Now first you need to know that our northern neighbor Canada runs its trucks throughout the U.S.

But the Canada/U.S. situation is nothing like what we face with Mexico.

A U.S. trucker can cross the border into Canada and go just about anywhere.

On the other hand, American trucks do not cross into Mexico and who would want to?

Canada is a civilized nation with the rule of law (probably more so than the USA, in some respects).

Mexico is highly corrupt (despite the efforts to clean things up by Calderon) with the bribes and intimidation as a standard operating procedure in business and law enforcement and everyday life there.

I once talked to a Mexican trucker and he told me that when he drove in his country there were no truck scales. But a policeman might stop a truck out on a lonely stretch of highway and decide supposedly by eyeballing a truck that it was overloaded and assess the fine and pocket it on the spot.

Who in their right mind would take their truck south of the border?

And working down on the border where my loads were transloaded into Mexican rigs, I got to see some of the wrecks they run up and down the highway. While not all USA trucks are up to par, many of the trucks the Mexicans use would not pass the same inspections USA trucks are given.

While they were running the pilot program allowing Mexican trucks in, I believe I saw some pretty questionable rigs running up and down our highways. I do not believe that these trucks were subjected to the same standards as USA trucks, probably due to political considerations.

Another problem is that while Canadian truckers speak English (and yes I know some of them speak French too), many of the Mexican truckers do not (they can’t even read our road signs).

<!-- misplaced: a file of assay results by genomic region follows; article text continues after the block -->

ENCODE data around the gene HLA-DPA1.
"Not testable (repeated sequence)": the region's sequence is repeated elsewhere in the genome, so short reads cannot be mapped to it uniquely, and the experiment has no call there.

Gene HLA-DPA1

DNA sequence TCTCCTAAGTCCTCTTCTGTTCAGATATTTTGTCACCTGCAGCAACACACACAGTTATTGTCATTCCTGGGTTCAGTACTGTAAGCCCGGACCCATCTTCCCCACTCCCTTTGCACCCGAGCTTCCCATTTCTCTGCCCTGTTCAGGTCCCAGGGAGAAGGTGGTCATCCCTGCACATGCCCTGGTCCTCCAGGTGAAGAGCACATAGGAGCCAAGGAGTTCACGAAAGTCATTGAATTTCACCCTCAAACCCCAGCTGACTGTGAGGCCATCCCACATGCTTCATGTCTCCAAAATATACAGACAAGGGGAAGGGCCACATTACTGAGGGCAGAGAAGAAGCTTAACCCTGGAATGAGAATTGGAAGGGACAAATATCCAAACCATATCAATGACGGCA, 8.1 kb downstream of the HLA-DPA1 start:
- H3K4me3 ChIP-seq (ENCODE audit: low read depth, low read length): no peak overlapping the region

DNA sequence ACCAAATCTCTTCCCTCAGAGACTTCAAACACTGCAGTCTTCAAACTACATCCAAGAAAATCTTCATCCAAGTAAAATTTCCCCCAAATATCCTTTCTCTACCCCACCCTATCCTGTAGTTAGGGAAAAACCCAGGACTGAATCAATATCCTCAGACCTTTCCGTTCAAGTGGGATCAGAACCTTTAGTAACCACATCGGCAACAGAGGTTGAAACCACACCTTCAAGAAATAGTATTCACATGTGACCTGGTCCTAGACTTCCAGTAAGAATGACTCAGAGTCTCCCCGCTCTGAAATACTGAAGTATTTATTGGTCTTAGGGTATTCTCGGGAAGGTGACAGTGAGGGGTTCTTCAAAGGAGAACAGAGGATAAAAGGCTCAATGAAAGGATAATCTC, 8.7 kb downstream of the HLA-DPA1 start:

(In the interests of fair play and full disclosure, I should note that some USA-licensed drivers, some of them from Eastern Europe, do not speak English. I actually watched one of these guys at a warehouse once and the freight receivers could not communicate with him. They had to make hand signals and lead him around and show him what to do with his paper work.)

And you have to understand that once you let an over-the-road truck over the border, it goes all over. It may deliver its original load into the country from Mexico at one place, but then haul other loads within the country between cities and only return to Mexico after hauling several loads.

If Mexico had actual law and order and was not corrupt, and if their truck safety standards and practices were better, it might well have a valid argument that its trucks should be allowed into our country and in turn we could also operate in Mexico.

It is unfortunate to have a dispute with Mexico because it is one of our top trading partners, but realities have to be accepted.

And back to the turmoil in Mexico. I don’t know why it has been downplayed. It threatens Mexico and it also threatens our own security.

Part of the problem is that the U.S. offers such a good market for the south-of-the-border drug cartels. Personal guns are illegal in Mexico, so guns from the U.S., to include high powered assault rifles and other powerful weapons, are basically traded from the north for the drugs from the south.

Combating the drug trade is a tough problem that we have not ever solved in the USA. I find calls to simply “legalize” illicit drugs to be dubious at best (and that was not some kind of marijuana pun – doobie is it?).

But meanwhile I don’t think we should tolerate cross border incursions, be they illegal aliens looking for work or engaged in the drug trade.

We need a military show of force at the border, as well as  a strong commitment of the various appropriate law enforcement agencies where needed to fight the drug cartels. And we should not let up on our enforcement of immigration laws at the workplace in the process.

We may well find that the biggest threat to our security is not in the rugged terrain of Afghanistan or the deserts and urban areas of Iraq but instead at our own southern doorstep.

In the long run we need to work hand in hand with the Calderon administration in Mexico, which from all reports is doing its best to fight both the drug cartels and to turn the tide on corruption that has existed so long in Mexico.

(Copyright 2009)


Take a long look before going long haul…

February 9, 2009

(Copyright 2009)

People out of jobs or fearing they soon might be are going to truck driving school, an article in my local newspaper said. Been there done that. In fact, a newspaper article is what led me to my more than a decade odyssey out on the road.

Things are not as bright out there today – while there has been a big demand for truck drivers for years, with the downturn in the economy freight movement has fallen off sharply.